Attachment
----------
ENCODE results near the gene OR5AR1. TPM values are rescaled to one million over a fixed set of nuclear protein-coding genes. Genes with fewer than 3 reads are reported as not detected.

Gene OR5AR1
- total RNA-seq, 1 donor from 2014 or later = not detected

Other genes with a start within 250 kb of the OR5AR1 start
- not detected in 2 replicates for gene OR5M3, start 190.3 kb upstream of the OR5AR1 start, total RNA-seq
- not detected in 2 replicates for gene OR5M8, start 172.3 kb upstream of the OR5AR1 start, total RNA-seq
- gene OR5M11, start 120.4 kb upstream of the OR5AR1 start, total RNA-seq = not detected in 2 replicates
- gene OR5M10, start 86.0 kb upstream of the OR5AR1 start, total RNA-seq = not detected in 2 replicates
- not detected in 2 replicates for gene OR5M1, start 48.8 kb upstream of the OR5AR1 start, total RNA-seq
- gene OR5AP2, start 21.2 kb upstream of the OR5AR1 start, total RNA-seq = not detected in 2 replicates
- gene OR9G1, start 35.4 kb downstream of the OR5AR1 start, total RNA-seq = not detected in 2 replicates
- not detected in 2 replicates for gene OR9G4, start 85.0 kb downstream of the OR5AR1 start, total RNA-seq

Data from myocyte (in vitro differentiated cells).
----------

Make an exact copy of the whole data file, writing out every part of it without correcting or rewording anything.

ENCODE results near the gene OR5AR1. TPM values are rescaled to one million over a fixed set of nuclear protein-coding genes. Genes with fewer than 3 reads are reported as not detected.

Gene OR5AR1
- total RNA-seq, 1 donor from 2014 or later = not detected

Other genes with a start within 250 kb of the OR5AR1 start
- not detected in 2 replicates for gene OR5M3, start 190.3 kb upstream of the OR5AR1 start, total RNA-seq
- not detected in 2 replicates for gene OR5M8, start 172.3 kb upstream of the OR5AR1 start, total RNA-seq
- gene OR5M11, start 120.4 kb upstream of the OR5AR1 start, total RNA-seq = not detected in 2 replicates
- gene OR5M10, start 86.0 kb upstream of the OR5AR1 start, total RNA-seq = not detected in 2 replicates
- not detected in 2 replicates for gene OR5M1, start 48.8 kb upstream of the OR5AR1 start, total RNA-seq
- gene OR5AP2, start 21.2 kb upstream of the OR5AR1 start, total RNA-seq = not detected in 2 replicates
- gene OR9G1, start 35.4 kb downstream of the OR5AR1 start, total RNA-seq = not detected in 2 replicates
- not detected in 2 replicates for gene OR9G4, start 85.0 kb downstream of the OR5AR1 start, total RNA-seq

Data from myocyte (in vitro differentiated cells).